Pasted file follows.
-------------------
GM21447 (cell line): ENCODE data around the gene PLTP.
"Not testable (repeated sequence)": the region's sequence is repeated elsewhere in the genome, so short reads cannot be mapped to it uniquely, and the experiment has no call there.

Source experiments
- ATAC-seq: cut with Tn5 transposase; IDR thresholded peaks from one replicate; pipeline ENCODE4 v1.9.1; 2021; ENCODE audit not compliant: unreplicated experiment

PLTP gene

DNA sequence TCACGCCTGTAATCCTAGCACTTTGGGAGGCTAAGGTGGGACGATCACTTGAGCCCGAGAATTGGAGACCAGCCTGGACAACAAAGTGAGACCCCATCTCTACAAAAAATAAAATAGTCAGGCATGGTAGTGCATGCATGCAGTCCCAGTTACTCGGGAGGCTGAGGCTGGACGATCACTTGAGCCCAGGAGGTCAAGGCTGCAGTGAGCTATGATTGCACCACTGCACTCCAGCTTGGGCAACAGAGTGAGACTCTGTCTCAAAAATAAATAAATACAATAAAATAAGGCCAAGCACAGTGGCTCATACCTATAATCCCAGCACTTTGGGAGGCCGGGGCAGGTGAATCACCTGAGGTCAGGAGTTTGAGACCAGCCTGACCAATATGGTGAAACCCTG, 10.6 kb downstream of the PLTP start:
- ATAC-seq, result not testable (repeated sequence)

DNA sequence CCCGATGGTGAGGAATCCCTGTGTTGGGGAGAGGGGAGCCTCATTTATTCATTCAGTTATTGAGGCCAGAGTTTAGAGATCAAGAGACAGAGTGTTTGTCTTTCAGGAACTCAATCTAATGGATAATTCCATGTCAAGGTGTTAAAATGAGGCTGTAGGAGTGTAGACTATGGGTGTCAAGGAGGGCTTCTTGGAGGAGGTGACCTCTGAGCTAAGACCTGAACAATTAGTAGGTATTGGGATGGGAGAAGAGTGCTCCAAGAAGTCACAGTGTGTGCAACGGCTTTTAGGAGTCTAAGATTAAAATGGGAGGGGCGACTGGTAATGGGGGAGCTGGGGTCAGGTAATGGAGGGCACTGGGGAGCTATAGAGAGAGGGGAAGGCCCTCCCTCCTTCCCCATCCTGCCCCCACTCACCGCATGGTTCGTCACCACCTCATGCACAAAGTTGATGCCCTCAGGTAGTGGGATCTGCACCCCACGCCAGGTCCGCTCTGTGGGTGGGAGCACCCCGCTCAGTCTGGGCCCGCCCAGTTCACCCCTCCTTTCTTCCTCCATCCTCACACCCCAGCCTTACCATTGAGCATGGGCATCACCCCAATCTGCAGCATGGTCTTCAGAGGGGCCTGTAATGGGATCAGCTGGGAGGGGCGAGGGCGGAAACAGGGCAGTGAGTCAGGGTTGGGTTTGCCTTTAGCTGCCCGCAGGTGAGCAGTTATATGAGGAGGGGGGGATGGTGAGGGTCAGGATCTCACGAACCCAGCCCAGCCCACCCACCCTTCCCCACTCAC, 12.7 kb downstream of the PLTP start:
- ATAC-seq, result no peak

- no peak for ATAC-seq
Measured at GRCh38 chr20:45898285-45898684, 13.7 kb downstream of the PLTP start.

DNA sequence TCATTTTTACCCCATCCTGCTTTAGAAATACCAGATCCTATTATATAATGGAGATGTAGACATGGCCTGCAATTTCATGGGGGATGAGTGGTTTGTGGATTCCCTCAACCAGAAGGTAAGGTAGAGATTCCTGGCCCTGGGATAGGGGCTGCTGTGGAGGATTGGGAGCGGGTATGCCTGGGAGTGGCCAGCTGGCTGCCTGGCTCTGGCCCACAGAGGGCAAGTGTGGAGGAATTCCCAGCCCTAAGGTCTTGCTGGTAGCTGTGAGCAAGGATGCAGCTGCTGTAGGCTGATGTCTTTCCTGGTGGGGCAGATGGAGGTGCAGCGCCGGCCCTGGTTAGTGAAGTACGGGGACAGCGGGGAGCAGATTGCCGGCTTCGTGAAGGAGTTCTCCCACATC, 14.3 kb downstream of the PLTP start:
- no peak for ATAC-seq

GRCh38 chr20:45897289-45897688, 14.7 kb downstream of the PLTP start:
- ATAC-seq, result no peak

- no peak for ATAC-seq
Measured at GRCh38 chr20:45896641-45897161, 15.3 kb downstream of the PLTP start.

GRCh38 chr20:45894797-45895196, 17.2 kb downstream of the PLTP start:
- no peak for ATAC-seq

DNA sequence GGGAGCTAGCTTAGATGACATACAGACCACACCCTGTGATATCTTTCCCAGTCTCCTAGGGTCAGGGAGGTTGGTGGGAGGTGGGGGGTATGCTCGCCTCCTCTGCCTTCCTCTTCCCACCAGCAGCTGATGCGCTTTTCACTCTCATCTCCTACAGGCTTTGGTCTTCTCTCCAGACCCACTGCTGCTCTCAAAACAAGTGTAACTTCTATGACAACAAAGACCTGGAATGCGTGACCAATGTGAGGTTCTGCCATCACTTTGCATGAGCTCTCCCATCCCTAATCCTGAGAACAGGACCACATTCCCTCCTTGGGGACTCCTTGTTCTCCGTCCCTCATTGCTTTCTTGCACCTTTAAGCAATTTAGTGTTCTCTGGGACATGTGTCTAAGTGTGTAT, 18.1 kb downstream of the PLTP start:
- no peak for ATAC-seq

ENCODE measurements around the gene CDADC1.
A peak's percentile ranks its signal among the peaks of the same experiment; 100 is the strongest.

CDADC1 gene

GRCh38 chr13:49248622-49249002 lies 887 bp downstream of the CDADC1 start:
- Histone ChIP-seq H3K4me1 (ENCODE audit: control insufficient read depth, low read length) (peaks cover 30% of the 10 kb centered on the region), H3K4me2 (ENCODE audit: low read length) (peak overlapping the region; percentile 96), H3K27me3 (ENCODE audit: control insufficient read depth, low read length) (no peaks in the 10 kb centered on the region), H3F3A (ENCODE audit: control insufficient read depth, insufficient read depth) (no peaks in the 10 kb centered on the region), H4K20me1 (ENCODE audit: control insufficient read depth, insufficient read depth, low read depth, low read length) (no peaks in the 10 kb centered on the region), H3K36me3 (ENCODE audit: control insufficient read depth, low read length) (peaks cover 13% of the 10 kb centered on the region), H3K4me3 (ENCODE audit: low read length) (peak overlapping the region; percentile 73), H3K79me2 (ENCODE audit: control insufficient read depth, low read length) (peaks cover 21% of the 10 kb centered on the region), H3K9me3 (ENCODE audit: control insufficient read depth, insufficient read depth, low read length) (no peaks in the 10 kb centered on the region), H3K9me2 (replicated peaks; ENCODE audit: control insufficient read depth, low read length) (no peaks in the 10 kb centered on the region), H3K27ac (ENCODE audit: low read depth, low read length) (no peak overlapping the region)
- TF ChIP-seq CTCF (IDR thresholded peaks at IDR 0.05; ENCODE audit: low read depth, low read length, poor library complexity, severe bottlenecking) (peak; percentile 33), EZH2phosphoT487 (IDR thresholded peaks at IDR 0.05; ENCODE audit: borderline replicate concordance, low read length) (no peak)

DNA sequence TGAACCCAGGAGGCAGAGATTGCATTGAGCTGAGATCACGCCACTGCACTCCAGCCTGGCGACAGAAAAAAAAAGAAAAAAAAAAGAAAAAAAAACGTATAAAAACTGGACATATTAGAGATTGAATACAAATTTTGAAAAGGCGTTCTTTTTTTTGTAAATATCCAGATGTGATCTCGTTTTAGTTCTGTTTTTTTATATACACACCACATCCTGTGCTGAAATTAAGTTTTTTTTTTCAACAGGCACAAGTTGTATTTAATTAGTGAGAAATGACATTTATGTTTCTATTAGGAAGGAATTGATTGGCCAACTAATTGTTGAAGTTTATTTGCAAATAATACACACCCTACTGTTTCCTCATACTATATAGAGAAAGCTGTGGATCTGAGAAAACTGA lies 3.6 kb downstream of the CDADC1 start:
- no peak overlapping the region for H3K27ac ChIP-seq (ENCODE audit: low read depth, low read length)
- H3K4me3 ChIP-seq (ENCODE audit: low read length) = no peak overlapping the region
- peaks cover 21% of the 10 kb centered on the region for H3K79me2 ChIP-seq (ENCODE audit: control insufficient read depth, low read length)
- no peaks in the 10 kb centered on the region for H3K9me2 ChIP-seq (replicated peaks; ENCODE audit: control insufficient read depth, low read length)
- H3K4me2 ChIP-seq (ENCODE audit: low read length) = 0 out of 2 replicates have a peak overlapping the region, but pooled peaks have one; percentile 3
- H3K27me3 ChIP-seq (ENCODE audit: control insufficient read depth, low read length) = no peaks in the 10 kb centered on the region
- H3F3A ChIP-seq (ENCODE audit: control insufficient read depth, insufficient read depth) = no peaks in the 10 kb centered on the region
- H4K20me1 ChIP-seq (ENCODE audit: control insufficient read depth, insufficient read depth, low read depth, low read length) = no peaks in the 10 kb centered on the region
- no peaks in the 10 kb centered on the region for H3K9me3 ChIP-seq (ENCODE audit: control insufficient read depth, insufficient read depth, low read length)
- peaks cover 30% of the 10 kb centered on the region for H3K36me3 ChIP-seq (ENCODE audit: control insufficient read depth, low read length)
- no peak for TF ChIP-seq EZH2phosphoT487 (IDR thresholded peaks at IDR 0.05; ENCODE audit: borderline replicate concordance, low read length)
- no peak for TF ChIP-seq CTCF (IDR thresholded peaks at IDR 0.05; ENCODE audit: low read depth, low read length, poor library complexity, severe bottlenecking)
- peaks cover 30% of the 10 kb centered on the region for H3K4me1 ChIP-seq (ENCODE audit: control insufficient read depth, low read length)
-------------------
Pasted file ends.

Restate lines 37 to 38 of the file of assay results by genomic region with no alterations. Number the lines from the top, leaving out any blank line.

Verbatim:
- no peaks in the 10 kb centered on the region for H3K9me3 ChIP-seq (ENCODE audit: control insufficient read depth, insufficient read depth, low read length)
- peaks cover 30% of the 10 kb centered on the region for H3K36me3 ChIP-seq (ENCODE audit: control insufficient read depth, low read length)